Ariel Xie

Exoplanet Sunsets

April 13, 2021   /  

Name: Ariel Xie
Majors: Physics, Mathematics
Minor: Computer Science
Advisors: Dr. Lindner, Dr. Kelvey

How does sunset look like on exoplanets? For some eccentric planetary orbits, the host star appears to move backwards in the sky as the orbital speed momentarily exceeds the rotation speed near the periapsis, when the planet is nearest to its star. This necessitates a new definition of a day. Thus, a new definition “apoday” is defined as the time between two consecutive noons in the dominant direction of motion of the host star, excluding the noons caused by its reversal and recovery. This thesis begins with an exploration of conditions necessary for apoday to happen.

Over the past decade, NASA’s Kepler and K2 missions have discovered thousands of planetary candidates for human settlement, of which 2000 have been confirmed. This thesis examines the apparent motion of the host star as viewed from exoplanets. Mathematica simulations model the motion of the host star. The simulations involve numerical integration of orbital equations of motion and analytic computation of the altitude of the sun observed from the planet. For the special case of zero obliquity(tilt), an exact nonlinear equations delimiting apodays in the space of orbital eccentricity and spin-orbit (day-year) ratio is derived, confirmed by numerical simulations.

Future work includes developing model for observers at different longitude. We can also consider applying the analysis to more specific exoplanets. However, spin-orbit ratio is hard to measure for exoplanets and beta Pictoris b is the first (and so far only) exoplanet with known spin-orbit ratio, obliquity, and eccentricity. Exoplanets that have chaotically rotating stars or in multiple star systems is another possibility.

Click to view Ariel’s poster presentation.

Ariel will be online to field comments on April 16:
8-10am EDT (PST: 1-3pm, Africa/Europe: late evening)

15 thoughts on “Exoplanet Sunsets”

  1. Bounding the apoday region in {spin, eccentricity} with simple but nonlinear functions is wonderful! Is that possible in {spin, eccentricity, obliquity} or will that need numerics?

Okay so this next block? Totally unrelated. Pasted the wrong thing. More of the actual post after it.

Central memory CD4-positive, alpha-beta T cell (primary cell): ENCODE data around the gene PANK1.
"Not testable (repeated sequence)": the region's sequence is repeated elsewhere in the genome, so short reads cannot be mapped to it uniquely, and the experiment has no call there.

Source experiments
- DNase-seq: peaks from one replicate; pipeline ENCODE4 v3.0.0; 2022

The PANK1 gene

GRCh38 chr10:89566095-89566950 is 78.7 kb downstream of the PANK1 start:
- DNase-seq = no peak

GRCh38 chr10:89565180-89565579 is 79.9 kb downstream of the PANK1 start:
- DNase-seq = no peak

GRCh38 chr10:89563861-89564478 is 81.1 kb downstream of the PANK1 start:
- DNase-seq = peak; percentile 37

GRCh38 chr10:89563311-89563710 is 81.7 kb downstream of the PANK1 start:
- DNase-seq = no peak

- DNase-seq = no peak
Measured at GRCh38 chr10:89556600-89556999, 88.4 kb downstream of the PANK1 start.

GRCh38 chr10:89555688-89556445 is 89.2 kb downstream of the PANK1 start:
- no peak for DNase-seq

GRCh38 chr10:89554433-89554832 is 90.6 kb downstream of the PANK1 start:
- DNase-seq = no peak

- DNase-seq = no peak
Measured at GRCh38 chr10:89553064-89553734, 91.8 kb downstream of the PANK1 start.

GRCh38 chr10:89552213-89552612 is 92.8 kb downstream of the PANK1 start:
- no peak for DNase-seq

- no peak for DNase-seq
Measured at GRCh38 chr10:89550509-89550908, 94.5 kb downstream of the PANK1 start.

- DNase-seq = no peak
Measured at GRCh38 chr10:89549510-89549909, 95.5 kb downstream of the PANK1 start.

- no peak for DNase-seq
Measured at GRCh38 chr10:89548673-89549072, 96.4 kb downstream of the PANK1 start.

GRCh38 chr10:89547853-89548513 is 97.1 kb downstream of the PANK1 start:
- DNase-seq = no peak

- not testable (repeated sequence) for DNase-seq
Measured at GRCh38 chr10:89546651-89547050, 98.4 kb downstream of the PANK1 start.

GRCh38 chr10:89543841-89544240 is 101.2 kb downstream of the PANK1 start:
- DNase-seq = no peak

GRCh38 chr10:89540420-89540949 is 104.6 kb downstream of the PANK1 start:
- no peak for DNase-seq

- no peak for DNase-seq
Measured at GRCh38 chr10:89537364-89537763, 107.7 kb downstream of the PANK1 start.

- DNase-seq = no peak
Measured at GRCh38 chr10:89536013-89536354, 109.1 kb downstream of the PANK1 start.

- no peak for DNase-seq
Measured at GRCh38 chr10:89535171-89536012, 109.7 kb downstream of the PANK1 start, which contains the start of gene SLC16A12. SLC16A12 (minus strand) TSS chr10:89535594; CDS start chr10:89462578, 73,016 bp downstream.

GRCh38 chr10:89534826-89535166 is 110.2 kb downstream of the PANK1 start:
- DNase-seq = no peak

2. Ariel, I have missed seeing you this year! What a cool I.S. I love the poster. Congratulations on a wonderful four years at Wooster. Please stay in touch.

    JRR

  3. Ariel, this is a great poster! I have missed seeing you. around this year. What do the colors represent in your boundary plot? Do the numbers have units? Also, what is obliquity? I’m assuming it has to do with planet tilt?

  4. This is very cool work, Ariel! Congratulations, and we wish you all the best in your plans beyond Wooster!

  5. Stellar poster, Ariel! Congratulations. Can you speculate what is the length of an apoday, in Earth-days? For example, an apoday on beta Pictoris b?

  6. Fun work. Someday we will be standing on one of those planets and can say, “This is how professor Xie said it would look.”

  7. Congratulations on this I.S. work! Ariel, your work made me curious about how planets in other solar system move and how long is their “day” and “night”. Are there direct measurements available to scientist about, let’s say, the closest exoplanet? Do scientists know how the closest exoplanet orbits around its own sun?

    It was a pleasure to cross paths with you at Wooster. You will do great in whatever you decide pursuing!

  8. Hi Ms. Xie, I scrolled down through the list of presenters and then started with yours – so glad I did! Very interesting and well presented…this old COW physics major (’73) learned something! Congrats – well done.

  9. Congratulations, Ariel! This is really interesting work … I wonder whether it would be possible to take your simulations and create a video model where one could “watch” what a sunset might look like for an exoplanet with particular parameters. Wishing you all the very best for your future!!

  10. William Rogers, Scientist at Texas A&M University in College Station, Texas. wjrogers @Tamu.edu

    Thank you, Ariel Xie, for your outstanding work to help us continue to look up and be inspired to explore our universe and in doing so, learn more about our planet so we can help to build a better world to reduce or eliminate starvation, and where everyone will benefit from science, technology, and the humanities.

    Many people do not believe that the earth revolves around the sun once a year. Also, people can be shown why we refer to “Sunrise” and “Sunset”, given that, because of the earth’s rotation, the sun only appears to rise and fall. You can help other people to understand other events in nature, such as why clouds are usually white and snow is white to our ROYGBIV eyes. Knowing the science behind events increases the enjoyment of nature and everything in nature, which should be part of student education at all levels so we are more likely to support and benefit from nature and science.

    Best wishes, Ariel Xie and other students, for your opportunities and career after Wooster.

    Thank you, students, Sarah Bolton, faculty, and staff, for your informative and inspiring Symposium!

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